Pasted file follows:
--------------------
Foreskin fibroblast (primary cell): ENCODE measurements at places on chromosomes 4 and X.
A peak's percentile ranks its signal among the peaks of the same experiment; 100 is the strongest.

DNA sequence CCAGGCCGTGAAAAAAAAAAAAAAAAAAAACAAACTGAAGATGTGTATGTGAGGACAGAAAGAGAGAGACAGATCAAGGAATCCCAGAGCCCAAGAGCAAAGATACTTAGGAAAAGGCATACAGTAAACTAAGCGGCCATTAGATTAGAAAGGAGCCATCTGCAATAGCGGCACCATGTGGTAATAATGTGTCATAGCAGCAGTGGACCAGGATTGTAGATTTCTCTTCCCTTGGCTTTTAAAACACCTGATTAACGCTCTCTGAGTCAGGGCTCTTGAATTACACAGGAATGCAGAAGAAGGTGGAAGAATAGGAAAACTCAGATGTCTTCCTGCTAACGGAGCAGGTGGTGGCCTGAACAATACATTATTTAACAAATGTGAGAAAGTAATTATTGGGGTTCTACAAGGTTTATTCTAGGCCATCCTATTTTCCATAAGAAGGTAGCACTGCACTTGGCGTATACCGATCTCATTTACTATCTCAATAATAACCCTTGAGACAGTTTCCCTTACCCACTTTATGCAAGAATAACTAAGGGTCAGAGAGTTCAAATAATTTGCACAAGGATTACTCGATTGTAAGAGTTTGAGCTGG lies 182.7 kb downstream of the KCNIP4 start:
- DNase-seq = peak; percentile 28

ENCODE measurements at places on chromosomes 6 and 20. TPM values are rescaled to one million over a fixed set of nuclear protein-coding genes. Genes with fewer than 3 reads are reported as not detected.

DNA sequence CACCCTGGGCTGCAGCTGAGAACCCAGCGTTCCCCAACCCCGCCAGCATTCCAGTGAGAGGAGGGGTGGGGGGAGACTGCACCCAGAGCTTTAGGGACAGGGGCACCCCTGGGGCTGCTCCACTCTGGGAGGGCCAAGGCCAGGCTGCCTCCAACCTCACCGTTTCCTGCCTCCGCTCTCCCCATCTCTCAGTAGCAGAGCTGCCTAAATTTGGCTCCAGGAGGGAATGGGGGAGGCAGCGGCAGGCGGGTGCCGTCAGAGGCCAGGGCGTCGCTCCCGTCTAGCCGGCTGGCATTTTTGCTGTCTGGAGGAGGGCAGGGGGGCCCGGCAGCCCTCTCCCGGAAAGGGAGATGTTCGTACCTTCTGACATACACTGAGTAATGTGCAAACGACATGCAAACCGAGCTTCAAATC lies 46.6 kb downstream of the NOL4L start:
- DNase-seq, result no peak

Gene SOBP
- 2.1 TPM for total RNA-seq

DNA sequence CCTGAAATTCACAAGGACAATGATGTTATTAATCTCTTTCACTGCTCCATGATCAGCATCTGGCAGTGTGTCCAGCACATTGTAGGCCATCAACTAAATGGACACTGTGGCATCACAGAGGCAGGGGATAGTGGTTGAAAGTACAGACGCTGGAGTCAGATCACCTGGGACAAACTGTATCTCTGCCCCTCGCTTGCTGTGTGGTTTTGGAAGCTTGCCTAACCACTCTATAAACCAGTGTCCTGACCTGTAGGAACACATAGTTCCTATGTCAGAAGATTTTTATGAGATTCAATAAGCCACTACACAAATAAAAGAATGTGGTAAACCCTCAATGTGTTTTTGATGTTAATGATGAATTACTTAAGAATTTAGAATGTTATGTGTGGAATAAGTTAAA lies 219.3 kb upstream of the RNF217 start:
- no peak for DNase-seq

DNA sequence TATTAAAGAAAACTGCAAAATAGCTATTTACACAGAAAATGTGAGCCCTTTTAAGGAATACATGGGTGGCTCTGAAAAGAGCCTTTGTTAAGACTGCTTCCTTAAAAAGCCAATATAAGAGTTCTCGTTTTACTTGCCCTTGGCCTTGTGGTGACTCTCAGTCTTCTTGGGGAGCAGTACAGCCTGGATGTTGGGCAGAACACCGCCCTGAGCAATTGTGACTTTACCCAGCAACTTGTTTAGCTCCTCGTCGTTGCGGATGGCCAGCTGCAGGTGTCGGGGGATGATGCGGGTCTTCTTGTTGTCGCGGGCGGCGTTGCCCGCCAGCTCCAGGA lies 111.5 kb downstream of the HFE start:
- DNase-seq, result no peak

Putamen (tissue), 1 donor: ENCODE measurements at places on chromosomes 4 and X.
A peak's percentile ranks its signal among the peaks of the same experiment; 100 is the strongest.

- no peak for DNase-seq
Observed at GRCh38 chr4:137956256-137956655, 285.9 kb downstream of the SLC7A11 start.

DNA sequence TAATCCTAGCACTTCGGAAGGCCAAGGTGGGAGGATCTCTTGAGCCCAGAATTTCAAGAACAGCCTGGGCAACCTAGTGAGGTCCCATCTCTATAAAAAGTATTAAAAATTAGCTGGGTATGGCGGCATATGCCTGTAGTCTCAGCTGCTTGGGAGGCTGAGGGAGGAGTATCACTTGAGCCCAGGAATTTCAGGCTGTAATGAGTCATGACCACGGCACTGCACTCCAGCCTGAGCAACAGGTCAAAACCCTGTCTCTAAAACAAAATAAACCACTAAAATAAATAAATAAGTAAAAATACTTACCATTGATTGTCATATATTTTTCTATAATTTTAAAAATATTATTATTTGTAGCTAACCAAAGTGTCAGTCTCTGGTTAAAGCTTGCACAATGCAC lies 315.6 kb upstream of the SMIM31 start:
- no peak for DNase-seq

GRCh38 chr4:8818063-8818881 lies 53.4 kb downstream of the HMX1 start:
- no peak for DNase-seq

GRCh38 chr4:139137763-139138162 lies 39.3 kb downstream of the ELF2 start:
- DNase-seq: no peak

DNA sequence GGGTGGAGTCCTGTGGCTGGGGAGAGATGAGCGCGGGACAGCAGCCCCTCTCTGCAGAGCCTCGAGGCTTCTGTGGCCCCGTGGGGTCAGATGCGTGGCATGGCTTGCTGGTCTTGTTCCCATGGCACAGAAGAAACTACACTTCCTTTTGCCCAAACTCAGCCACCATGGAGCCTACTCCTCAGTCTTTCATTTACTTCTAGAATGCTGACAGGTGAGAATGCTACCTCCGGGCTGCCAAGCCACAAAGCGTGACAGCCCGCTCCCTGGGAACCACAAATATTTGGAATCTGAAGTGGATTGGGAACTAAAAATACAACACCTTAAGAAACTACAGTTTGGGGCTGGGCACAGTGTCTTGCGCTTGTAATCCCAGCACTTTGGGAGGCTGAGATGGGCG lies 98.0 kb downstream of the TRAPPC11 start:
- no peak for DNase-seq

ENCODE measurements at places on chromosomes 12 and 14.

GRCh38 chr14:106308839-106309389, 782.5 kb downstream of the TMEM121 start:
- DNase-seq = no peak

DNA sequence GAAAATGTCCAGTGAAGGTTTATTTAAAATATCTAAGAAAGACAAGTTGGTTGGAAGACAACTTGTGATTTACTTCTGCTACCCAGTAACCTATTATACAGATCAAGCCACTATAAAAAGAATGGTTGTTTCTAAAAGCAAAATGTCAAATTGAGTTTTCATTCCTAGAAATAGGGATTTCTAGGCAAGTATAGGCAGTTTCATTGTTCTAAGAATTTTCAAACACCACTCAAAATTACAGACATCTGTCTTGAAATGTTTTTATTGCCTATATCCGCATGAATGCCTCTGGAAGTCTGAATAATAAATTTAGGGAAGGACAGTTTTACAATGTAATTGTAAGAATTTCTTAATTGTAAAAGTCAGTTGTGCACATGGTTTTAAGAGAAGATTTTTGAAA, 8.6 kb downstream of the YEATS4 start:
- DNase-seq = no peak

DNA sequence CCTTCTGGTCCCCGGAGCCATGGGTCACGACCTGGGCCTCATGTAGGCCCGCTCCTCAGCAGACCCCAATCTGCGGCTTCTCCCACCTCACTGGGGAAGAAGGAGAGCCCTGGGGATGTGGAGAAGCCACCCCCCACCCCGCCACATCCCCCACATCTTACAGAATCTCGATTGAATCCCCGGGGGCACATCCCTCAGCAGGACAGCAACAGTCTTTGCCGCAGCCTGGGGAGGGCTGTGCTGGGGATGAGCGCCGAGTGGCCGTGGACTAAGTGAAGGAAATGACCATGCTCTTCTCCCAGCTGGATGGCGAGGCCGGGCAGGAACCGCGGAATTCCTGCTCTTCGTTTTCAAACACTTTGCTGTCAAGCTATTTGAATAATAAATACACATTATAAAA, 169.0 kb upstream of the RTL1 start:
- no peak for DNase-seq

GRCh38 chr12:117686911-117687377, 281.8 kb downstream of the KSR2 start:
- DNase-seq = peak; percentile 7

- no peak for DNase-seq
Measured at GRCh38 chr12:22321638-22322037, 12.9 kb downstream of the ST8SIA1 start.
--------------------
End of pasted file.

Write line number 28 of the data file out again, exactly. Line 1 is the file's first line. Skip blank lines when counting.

- DNase-seq = no peak